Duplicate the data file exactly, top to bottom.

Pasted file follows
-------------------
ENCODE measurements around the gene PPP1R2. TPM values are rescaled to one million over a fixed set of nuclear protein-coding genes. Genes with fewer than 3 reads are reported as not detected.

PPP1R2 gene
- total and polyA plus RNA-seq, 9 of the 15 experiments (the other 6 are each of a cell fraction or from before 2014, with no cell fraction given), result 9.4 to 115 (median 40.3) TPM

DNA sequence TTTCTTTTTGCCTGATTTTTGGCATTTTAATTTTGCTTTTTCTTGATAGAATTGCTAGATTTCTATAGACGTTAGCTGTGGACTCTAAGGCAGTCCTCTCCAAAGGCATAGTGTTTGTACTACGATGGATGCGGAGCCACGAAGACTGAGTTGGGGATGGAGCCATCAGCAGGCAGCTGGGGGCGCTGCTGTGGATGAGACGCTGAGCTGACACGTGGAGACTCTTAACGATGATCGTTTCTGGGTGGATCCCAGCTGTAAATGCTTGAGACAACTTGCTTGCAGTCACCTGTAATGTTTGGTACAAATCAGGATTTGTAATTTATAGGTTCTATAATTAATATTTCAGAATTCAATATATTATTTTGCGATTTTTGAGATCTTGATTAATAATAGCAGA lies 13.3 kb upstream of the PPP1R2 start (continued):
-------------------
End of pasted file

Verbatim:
ENCODE measurements around the gene PPP1R2. TPM values are rescaled to one million over a fixed set of nuclear protein-coding genes. Genes with fewer than 3 reads are reported as not detected.

PPP1R2 gene
- total and polyA plus RNA-seq, 9 of the 15 experiments (the other 6 are each of a cell fraction or from before 2014, with no cell fraction given), result 9.4 to 115 (median 40.3) TPM

DNA sequence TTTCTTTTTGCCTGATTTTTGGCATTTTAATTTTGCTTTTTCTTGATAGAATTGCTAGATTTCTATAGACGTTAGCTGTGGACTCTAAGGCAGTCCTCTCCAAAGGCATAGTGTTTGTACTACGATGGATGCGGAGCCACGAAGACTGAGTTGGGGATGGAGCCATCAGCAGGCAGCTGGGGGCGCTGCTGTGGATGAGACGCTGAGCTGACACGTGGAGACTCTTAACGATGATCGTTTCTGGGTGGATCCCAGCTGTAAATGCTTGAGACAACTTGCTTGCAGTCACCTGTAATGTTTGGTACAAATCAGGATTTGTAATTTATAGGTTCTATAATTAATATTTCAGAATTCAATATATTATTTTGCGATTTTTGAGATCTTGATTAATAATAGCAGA lies 13.3 kb upstream of the PPP1R2 start (continued):